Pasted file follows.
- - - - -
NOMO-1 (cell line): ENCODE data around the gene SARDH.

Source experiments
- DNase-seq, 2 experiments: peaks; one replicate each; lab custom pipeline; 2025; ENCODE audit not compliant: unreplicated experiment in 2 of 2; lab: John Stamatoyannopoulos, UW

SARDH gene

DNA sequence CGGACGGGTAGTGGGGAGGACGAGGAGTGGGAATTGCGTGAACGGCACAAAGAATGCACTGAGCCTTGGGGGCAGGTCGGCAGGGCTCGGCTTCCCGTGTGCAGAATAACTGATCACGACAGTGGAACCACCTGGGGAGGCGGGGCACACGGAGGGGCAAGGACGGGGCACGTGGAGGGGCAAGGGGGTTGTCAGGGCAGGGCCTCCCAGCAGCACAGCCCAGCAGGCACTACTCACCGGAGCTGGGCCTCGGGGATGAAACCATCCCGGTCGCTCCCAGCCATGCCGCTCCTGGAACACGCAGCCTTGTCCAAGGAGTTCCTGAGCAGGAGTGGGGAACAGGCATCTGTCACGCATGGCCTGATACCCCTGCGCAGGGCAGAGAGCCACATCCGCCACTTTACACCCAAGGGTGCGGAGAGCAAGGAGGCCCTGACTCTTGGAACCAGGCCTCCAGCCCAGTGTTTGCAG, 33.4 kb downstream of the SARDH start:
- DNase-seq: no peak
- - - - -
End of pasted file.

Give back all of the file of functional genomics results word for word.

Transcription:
NOMO-1 (cell line): ENCODE data around the gene SARDH.

Source experiments
- DNase-seq, 2 experiments: peaks; one replicate each; lab custom pipeline; 2025; ENCODE audit not compliant: unreplicated experiment in 2 of 2; lab: John Stamatoyannopoulos, UW

SARDH gene

DNA sequence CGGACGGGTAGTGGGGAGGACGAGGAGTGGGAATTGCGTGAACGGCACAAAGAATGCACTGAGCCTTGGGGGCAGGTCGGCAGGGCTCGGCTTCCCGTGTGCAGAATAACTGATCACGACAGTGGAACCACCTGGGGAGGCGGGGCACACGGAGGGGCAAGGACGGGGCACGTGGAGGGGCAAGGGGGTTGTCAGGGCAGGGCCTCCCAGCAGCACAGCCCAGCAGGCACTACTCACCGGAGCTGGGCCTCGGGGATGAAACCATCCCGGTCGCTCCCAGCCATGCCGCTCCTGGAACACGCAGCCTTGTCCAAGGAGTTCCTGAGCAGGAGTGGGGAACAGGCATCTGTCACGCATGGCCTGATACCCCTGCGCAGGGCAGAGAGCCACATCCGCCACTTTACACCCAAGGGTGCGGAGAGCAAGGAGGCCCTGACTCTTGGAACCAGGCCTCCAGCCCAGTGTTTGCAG, 33.4 kb downstream of the SARDH start:
- DNase-seq: no peak